Jumping the tech barrier

4th July 2008 at 01:00
You're working in a temporary classroom block on the edge of the playground and I'll bet that, even if you've got a technician in school, you've been told that you can't be connected to the network because the wireless signal can't reach you

You're working in a temporary classroom block on the edge of the playground and I'll bet that, even if you've got a technician in school, you've been told that you can't be connected to the network because the wireless signal can't reach you.

We're all familiar with the poor, disenfranchised classes that inhabit the temporary buildings of our school sites, installed over a hasty summer when a trench was dug to make connections for electricity, water, perhaps even sewage. But there was nobody around to point out that it would be worth burying an ethernet cable under the ground at the same time, and now it's too late - right?

The network manager might try a wireless system but finds the metal shells of the buildings create a barrier and your class ends up sitting there isolated from the main network and connection to the outside world.

Well, there is a solution, and it's to deliver the ethernet signal through the electricity supply. You need a competent electrician to confirm that the place where you intend to send the signal from is on the same phase of electricity as the one where you'll receive it at the terrapins. As long as they match, you're off.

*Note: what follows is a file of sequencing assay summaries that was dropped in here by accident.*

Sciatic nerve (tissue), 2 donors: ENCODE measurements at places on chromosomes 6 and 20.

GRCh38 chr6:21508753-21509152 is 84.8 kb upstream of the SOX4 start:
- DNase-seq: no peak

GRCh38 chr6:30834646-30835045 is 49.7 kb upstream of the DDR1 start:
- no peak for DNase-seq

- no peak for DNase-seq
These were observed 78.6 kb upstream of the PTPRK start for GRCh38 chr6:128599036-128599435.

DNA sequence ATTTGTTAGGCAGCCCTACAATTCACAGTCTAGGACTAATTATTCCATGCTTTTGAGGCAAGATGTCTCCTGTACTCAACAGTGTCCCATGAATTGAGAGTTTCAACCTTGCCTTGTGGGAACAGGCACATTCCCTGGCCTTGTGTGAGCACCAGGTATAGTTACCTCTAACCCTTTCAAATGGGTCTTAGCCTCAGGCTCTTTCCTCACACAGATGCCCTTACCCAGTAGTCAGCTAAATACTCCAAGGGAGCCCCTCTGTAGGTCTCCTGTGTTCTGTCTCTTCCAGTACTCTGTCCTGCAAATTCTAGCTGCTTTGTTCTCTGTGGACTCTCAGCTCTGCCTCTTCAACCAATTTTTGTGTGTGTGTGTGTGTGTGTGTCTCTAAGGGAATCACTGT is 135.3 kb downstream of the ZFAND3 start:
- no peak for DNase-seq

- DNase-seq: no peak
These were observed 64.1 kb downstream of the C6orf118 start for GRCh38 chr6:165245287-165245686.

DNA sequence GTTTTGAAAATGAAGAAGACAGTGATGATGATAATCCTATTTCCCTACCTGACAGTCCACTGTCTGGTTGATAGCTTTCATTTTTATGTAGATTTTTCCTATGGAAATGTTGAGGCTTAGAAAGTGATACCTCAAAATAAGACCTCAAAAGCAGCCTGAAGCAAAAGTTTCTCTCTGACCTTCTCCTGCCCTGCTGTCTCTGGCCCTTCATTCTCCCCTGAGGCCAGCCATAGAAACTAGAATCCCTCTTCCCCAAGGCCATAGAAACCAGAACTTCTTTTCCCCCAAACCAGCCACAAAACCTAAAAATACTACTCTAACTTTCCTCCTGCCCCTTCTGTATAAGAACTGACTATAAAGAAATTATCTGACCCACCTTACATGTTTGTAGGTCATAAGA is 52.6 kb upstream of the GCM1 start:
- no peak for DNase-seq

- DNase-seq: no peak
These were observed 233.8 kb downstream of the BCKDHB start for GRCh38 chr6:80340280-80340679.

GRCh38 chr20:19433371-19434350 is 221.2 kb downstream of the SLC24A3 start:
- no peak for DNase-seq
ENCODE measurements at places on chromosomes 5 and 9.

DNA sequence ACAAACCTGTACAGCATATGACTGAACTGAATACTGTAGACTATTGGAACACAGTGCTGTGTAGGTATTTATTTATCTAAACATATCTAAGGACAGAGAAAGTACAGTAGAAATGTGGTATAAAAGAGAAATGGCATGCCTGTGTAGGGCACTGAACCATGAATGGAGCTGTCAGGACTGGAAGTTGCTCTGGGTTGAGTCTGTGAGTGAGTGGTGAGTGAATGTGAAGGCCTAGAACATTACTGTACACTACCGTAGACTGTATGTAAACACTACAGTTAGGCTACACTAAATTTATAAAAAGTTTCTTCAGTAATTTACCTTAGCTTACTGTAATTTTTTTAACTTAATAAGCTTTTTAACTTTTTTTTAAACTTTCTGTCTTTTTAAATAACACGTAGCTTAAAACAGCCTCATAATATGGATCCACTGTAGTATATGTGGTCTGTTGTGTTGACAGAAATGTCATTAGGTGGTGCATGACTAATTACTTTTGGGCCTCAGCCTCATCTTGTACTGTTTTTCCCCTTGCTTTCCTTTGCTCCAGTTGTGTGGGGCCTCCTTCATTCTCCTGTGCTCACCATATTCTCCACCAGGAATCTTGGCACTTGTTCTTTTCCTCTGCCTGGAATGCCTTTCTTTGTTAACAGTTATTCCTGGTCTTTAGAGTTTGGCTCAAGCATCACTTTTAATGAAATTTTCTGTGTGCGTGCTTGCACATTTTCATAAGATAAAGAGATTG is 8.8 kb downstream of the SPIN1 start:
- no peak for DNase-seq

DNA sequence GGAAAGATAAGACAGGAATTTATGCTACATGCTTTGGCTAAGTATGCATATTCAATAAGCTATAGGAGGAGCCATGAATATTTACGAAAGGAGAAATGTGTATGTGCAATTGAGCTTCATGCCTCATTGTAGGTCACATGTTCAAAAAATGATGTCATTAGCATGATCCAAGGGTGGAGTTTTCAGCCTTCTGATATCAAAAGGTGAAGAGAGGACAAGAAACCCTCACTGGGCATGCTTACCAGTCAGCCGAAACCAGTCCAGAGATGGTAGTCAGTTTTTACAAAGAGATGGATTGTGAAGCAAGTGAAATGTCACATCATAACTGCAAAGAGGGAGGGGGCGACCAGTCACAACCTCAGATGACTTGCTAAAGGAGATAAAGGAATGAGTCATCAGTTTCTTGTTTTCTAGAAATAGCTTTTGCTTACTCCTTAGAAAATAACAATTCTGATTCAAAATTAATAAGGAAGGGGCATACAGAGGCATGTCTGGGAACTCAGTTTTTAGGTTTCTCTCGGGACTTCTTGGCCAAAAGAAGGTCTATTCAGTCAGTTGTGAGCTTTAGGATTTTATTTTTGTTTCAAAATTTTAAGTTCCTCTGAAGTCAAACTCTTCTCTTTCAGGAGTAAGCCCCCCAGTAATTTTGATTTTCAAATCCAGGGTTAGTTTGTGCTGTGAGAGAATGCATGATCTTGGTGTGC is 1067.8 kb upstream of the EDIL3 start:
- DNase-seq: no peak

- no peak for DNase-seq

The best thing is that you can distribute the signal inside the terrapins using a wireless base station, so one connection can feed multiple machines.

We used a product from Corinex called the AV200 Powerline Ethernet Adaptor, which costs pound;128. One box connects between a standard ethernet socket in your main building: this pushes the signal through the electric cabling, and over in your terrapins, another identical box takes the signal out and converts it back to feed through an ethernet cable. You could connect this straight to a single computer or, as we have done, feed it into an AirPort wireless base station and allow as many as 50 computers to share the signal (PCs and Macs can all share the one signal).

We supply two classrooms with five laptops and four desktop computers and, although they are not all are necessarily used at once, we've not had any bottlenecks or problems with it.

Then all you've got to remember is to invest in security cables and make sure everything is carefully locked down.

Sean O'Sullivan is headteacher at Frank Wise School in Banbury, Oxfordshire.

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